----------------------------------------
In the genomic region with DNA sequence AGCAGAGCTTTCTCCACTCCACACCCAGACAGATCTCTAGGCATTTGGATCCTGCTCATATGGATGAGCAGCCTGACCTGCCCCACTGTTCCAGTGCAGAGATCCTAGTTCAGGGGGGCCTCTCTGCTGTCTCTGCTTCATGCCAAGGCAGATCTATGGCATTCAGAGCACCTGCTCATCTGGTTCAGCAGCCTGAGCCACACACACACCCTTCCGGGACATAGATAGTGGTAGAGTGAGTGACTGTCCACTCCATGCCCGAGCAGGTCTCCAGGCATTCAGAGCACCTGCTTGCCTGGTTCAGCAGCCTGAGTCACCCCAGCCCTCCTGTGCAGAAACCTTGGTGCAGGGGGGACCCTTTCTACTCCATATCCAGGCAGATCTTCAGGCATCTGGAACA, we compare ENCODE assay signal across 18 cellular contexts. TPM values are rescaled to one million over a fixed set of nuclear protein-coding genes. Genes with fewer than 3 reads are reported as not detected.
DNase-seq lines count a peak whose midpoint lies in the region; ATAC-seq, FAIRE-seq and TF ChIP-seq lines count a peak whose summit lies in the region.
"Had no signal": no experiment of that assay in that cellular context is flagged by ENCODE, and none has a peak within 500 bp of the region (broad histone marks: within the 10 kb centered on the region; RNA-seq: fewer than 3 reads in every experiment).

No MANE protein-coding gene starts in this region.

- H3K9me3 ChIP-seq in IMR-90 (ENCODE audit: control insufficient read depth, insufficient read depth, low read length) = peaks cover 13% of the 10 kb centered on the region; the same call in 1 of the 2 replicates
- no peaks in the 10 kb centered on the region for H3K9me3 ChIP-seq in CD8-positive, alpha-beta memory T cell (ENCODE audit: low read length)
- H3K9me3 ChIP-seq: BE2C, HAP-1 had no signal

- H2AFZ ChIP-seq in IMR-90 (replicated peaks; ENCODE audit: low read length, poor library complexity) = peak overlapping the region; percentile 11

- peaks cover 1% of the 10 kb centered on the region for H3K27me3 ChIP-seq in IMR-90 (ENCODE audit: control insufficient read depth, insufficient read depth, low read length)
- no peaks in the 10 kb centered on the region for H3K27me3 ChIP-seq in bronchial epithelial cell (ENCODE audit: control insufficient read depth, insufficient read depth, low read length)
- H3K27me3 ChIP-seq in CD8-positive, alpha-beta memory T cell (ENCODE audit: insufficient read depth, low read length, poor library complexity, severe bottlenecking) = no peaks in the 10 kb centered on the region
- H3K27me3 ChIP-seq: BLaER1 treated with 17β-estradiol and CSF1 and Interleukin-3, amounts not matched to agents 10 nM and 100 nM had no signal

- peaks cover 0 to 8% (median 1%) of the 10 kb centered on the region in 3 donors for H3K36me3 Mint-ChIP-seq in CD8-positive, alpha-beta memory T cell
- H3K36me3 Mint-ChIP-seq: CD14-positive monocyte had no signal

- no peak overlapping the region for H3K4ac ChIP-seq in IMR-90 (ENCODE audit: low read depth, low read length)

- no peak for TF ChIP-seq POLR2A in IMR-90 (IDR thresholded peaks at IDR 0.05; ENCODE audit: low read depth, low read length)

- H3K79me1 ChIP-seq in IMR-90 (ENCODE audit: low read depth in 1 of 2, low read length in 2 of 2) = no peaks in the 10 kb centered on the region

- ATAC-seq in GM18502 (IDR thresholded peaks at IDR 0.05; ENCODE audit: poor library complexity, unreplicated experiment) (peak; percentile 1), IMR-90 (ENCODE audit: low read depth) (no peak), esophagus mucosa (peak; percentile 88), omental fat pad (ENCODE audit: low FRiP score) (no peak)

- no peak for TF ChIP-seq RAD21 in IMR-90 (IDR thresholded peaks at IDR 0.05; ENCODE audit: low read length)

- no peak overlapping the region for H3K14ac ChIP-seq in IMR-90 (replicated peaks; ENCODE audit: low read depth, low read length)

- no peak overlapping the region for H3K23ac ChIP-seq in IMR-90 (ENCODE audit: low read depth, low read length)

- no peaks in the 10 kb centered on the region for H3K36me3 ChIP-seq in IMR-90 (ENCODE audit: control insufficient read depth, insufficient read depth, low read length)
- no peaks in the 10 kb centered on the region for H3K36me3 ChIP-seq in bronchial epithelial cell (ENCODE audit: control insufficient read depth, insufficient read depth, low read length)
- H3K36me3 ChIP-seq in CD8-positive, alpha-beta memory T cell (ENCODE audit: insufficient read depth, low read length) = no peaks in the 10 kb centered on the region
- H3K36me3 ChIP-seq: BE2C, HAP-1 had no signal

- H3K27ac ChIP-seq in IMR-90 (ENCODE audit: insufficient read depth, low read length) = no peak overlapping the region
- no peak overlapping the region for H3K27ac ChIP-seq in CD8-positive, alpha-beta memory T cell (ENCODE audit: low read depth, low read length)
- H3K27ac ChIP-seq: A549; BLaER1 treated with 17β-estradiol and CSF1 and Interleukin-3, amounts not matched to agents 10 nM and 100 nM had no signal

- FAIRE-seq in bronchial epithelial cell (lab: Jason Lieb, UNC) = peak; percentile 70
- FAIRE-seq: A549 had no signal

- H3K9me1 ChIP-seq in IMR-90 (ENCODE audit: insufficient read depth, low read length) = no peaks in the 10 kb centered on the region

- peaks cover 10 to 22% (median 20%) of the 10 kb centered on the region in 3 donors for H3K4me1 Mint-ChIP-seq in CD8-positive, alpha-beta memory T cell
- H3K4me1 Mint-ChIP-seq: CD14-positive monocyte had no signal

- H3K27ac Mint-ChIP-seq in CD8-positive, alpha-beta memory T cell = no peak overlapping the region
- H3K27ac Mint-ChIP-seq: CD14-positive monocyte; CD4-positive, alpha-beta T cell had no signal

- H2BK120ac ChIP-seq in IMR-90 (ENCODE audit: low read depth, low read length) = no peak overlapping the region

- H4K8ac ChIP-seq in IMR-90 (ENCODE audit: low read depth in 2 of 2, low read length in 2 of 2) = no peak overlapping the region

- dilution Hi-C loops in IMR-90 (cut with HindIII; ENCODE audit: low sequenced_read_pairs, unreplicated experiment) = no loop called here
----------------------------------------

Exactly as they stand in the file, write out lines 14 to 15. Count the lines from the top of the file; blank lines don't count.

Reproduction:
- H3K36me3 Mint-ChIP-seq: CD14-positive monocyte had no signal

- no peak overlapping the region for H3K4ac ChIP-seq in IMR-90 (ENCODE audit: low read depth, low read length)